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WAN Media & Communications Protocols-Thinking Out of the Box

Here is an overview of the various transmission media and communication protocols available for wide area networking and some of the issues to be considered before choosing the right one.

Solutions providers considering implementing WAN services for their large users must make several choices. The first is the choice of "WAN media" and "Communication Protocol". This can be a complex decision, as there are numerous affordable and reliable options.

There are various WAN media alternatives available for carrying valuable WAN traffic. The most common choices are standard telephone lines, digital communications lines, and permanent leased lines. Other less common options are fiber links, and various wireless alternatives such as cellular, microwave and even satellite transmission. We'll look at the most common alternatives.

WAN communication protocols are collections of procedures, data formats and rules used to describe the manner in which data can be transmitted over a WAN link. The most common of these protocols are X.25, Frame Relay, PPP and SNA. The communication protocol is the common language on the WAN. We'll talk about these protocols in greater depth later.

The key to choosing the optimal WAN medium and communication protocol is to understand the specific requirements of the application(s) it must support. However, the following issues are to be considered.
What is the application? LAN-LAN connectivity often requires permanent high bandwidth connections. Remote access requires an intermediate-speed dial-up connection, while LAN access to SNA hosts is typically used for mission critical applications requiring extremely reliable but lower-speed connections.

How many locations are involved and where are they? Certain media and communication protocols become more or less cost-effective depending on how meshed the network is, and how far apart offices are. Depending on where a branch is located, the existing communications infrastructure may only permit certain WAN media and communication protocols to be used.

What are the traffic patterns? Only certain networks can handle bursty LAN traffic. Also, the cost of some services varies with usage, making these alternatives extremely expensive for high traffic links. Moreover, usage fees may vary according to the duration for which the link is used; for example, costs may increase during business hours, which would be impractical for certain applications

Answers to the above questions should help narrow the choice of WAN media and communication protocols.
Leased Lines

Leased lines continue to be one of the most popular choices for large corporations, especially in North America. Because a leased line is a permanent link between two sites, it can be used for LAN-LAN connections or LAN-SNA host connections. It is suitable for carrying any communication protocol. Leased lines offer excellent performance for these applications. Leased lines support transmission speeds ranging from 19.2 Kbps to T3 (45 Mbps) and pricing is generally bandwidth and distance sensitive.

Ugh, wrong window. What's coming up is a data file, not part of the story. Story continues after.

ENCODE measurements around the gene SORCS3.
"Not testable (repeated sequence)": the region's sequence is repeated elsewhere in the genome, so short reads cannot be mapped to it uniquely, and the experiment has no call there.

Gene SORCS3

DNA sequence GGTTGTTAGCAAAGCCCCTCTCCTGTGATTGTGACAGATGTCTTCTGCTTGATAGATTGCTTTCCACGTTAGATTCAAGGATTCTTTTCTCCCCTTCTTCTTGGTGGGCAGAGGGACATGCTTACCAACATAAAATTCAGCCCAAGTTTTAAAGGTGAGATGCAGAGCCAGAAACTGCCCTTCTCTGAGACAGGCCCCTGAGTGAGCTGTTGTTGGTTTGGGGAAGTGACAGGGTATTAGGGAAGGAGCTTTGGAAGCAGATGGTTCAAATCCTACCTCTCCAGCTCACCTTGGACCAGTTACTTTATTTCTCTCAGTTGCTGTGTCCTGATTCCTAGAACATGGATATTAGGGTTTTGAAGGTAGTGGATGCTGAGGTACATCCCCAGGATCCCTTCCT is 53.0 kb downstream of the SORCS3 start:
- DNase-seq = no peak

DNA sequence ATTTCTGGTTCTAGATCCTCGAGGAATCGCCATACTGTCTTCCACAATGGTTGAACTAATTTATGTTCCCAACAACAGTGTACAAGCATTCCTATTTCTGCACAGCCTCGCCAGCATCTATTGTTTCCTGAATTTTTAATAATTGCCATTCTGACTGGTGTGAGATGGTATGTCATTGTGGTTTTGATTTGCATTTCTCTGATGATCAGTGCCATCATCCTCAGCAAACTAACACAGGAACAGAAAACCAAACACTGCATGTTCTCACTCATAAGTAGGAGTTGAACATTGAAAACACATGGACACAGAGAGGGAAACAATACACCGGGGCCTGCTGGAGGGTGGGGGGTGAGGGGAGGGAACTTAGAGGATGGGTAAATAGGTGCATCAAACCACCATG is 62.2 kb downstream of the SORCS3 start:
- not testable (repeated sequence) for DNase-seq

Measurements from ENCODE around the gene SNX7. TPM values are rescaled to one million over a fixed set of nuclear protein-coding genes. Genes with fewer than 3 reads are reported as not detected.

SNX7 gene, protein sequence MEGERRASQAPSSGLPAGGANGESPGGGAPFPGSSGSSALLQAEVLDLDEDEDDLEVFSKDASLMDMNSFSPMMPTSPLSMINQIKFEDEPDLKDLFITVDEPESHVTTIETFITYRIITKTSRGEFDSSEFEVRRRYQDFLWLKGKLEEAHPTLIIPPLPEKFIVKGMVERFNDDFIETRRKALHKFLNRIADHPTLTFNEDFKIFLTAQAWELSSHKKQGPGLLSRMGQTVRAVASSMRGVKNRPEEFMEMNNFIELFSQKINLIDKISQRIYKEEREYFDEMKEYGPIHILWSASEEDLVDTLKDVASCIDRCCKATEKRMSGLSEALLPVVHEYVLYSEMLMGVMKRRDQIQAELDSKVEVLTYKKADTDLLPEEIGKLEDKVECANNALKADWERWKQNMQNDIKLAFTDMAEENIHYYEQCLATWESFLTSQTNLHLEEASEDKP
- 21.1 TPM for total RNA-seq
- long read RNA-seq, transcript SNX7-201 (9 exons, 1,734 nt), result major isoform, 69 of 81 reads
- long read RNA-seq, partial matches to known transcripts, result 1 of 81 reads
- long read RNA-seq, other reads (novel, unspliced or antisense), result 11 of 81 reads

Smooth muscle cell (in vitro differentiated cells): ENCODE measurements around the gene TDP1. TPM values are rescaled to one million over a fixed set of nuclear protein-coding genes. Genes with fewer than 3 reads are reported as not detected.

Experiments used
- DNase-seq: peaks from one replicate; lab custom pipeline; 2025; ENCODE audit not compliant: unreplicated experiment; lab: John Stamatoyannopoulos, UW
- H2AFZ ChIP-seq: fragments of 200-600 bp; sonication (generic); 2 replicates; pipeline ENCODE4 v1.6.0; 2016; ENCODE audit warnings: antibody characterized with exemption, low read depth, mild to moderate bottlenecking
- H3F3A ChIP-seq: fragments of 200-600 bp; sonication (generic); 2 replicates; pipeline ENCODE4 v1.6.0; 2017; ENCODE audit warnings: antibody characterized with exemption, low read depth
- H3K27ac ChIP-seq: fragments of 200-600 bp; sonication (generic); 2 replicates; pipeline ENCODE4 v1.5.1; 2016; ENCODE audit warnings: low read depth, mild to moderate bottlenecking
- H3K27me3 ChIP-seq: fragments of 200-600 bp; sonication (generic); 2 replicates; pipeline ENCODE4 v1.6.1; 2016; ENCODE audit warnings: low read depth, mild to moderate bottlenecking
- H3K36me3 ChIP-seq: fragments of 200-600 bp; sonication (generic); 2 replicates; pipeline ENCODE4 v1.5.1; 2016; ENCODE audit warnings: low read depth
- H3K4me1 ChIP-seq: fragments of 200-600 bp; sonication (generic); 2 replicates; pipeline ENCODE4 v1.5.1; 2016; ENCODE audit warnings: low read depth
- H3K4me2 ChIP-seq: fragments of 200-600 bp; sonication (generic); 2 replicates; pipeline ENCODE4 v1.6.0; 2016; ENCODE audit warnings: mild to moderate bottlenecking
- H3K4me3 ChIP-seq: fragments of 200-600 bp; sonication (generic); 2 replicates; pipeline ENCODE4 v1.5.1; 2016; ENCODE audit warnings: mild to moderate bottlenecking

Fiber Links
Fiber links are based on fiber optic cables, which conduct light very efficiently. The great advantage of fiber cables over conventional wire cables is the substantial weight and size savings and the much greater bandwidth offered. Although fiber is not yet widely used by people in their homes or offices, it is used for special applications such as metropolitan area networks. Fiber links can be used to transport various communication protocols. Fiber is generally more expensive than the media alternatives discussed so far.

Wireless Media (Microwave and Satellite)

Microwave and satellite are closely related because both are wireless. In both cases, data is transmitted via high frequency radio signals from origin to a central relay station or satellite. These media are delay sensitive and best used for "one to many" applications such as distribution of financial market information. Because of inconsistent reliability and high expense, these media are not well suited to LAN-LAN or LAN-SNA applications. Again, these media can be used to transport a variety of communication protocols.

Upcoming Technologies ADSL
One promising technology is Asymmetric Digital Subscriber Line (ADSL). It was developed to allow high bandwidth applications to be delivered to homes (video on demand, Internet) using existing unshielded twisted pair wiring. When available, ADSL will allow high bandwidth in one direction and low bandwidth in the other. ADSL uses signal encoding, compression, and modulation techniques and can support various configurations of data rates depending on the length of wire to be traversed. A typical ADSL configuration supports a downstream delivery rate of 6 Mbps and an upstream rate of 64 Kbps up to a distance of 12,000 feet.

Symmetric Digital Subscriber Line (SDSL) is based on the same technology as ADSL. However, as the name suggests, it offers equal bandwidth in both directions and is better suited for applications such as video-conferencing and high-speed remote LAN access. A typical configuration will support data rates of 2 Mbps in each direction.

Cable Modems